“It makes me so very angry to see you so shamefully used! You have been lied to – and that with foul intent. And you, in good part, have faithfully believed it all! And thus you are condemned to fight without hope of ultimate victory – and so to your certain death!” She span and faced him – and he gave back before the bright anger in her eyes; but there was more than anger – for, surely, those were tears?

“Lyn – I must be true to my vow.” His voice was suddenly defensive.

“You have been – none truer – and look what it has done to you! Look what she has done to you! You could be truly, truly great – it lies within you; do you think that I do not see that, do not know that? You have power, strength, courage – the ability to inspire, to win hearts, to lead! You could establish that golden time, rule in peace over a land of plenty; every race, every last kingdom would welcome you as its liberator, its savior – all crowns and lordships would be yours. With that ancient might and wisdom allied there would be none to challenge you; with my power and yours conjoined, then there would be none to challenge us. None would dare. But there would be no challenges, for there would at long last be peace! Just imagine the strength we should command had we but both: yoursand mine – together! I have already drawn on great power from afar, but this would be yet greater. We would not just possess the Power – we would become the Power! We would order all things according to our will – and for the good of all. Do but imagine: peace and goodgovernance; one strong rule spread across land and sea instead of the division, the instability of all these petty kingdoms. A high king – a true king for all Eternia! And at his side a queen; wise and gracious – and beloved.”

He stared at her, the fierce beauty of her, the strong conviction shining out from all her words. His own arguments seemed childish by comparison – and selfish, too, for this she wanted for the good of Eternia, the good of all. The Sorceress had never shared any such glorious vision with him; she spoke only of duty, and of danger, of the need for him to fight battle after battle; but it appeared now that he could never win that fight – and Lyn’s vision of a transfigured Eternia was truly lovely – as she herself was lovely; dazzling to his eyes. And yet –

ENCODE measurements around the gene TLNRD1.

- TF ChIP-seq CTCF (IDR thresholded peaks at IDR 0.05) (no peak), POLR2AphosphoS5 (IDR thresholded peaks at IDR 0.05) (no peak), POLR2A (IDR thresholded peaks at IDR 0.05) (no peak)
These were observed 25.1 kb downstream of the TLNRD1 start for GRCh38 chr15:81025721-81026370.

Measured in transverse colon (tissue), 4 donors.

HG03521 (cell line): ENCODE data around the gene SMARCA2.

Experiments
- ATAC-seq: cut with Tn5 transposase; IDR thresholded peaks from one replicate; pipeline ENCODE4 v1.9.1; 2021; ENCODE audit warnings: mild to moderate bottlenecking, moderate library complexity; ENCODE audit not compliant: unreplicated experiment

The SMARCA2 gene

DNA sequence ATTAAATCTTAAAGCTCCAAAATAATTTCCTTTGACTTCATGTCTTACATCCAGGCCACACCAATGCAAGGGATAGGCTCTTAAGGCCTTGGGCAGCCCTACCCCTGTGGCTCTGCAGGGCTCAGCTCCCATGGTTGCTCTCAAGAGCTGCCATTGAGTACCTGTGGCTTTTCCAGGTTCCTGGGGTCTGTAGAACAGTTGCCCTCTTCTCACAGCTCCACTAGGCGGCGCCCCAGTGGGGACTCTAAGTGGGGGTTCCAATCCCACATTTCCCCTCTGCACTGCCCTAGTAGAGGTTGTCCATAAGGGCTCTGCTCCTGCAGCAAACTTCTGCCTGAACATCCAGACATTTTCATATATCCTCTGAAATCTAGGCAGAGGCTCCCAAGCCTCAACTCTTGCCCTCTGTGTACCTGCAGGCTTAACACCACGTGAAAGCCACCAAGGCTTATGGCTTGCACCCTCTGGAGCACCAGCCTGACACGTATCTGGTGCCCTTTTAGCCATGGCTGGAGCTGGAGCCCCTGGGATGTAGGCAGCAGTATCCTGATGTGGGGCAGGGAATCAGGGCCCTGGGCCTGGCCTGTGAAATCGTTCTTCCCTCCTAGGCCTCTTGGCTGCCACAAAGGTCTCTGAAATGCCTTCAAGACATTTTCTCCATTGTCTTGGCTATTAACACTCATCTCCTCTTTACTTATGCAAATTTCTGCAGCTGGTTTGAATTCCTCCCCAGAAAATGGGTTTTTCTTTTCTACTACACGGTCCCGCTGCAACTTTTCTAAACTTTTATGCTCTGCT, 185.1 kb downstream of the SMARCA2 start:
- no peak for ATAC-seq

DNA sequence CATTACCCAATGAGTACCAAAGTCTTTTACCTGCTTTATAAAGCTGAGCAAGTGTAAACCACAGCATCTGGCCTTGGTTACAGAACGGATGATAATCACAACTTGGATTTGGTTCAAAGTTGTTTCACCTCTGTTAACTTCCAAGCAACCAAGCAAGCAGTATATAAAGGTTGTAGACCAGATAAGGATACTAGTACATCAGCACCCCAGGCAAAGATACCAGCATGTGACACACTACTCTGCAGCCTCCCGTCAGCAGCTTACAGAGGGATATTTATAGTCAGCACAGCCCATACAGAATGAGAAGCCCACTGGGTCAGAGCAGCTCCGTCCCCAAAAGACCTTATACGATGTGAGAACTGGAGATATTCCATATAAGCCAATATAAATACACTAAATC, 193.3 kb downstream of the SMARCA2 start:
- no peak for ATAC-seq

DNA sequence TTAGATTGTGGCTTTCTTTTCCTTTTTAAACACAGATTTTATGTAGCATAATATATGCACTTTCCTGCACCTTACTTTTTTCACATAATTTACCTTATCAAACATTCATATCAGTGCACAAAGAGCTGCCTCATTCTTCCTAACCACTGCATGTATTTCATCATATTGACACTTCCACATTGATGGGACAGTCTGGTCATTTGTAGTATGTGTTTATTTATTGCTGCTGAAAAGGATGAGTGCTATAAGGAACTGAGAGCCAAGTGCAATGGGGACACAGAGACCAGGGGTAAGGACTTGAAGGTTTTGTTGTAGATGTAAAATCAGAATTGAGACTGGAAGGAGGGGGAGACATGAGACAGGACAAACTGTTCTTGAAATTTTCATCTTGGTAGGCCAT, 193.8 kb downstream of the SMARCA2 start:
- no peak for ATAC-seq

“I – pledged my word –”

“Which you always keep, do you not? Yes; for you are He-Man; noble, good and strong. Yet perhaps not always wise. Possession of the knowledge of the Elders would soon heal that lack within you – and show you that I am right.”

“But it sounds like a great deal of power for one man to hold. He would need to wield it wisely.”

“Which you would – being as you are the heir to it by right of blood. You would acquire the wisdom to do so – and I could guide you towards the goal we both seek; the golden glory of an Eternia renewed, free of evil – and at peace.”

He stared at her, and the yearning was again in his eyes – and with it the doubt.

“I can’t just take what isn’t meant for me.”

“But it IS meant for you – the power, the whole power of the Ancients is yours by right; it is only the will of the Sorceress – who has elected to withhold it from you – which denies the granting. The knowledge should – and must – go along with the strength to make you what you were always meant to be; the Hero of Eternia – and its overlord – and king!”

“King Randor –”

“Randor is but one of many rulers in this world; he too would surely acknowledge your sway – and gladly. So would they all – for you are their natural overlord and master – and your rule would be wise and just and, with the fall of Skeletor, would bring lasting peace to all.”

“But –” He rubbed at his face with the heels of his palms, setting his fetters rattling. “I don’t think I was meant to be – that kind of king. The Sorceress did not speak of it.”

“No – plainly not, and it seems to me again that she is much to be blamed for that omission. And it makes me question her reasons.”

“I have had no cause to doubt her.”

“Until now.”

He looked at her and then bowed his head, unable to match her certainty with his own growing doubts. It made his head spin, and his hands clenched and unclenched, an outward sign of his inner struggle.

“Why won’t you see this, He-Man? Why won’t you help me to bring this about, for the good of all this world? Or are you the only one who is allowed to try to save it – and to love it?”

He looked at her vivid face, her shining and passionate eyes – and was drawn in once again by their silver-shot violet depths; he felt the compelling urge to do as she wished, to bring about all that she had said, rise strongly within him. He swayed on his feet like one drunken, his thoughts reeling, focusing only with difficulty. His mind felt giddy with the overwhelming lure of it; her words seemed to be within his head, as if he heard them without hearing. He blinked in the sunlight’s brightness and listened to her.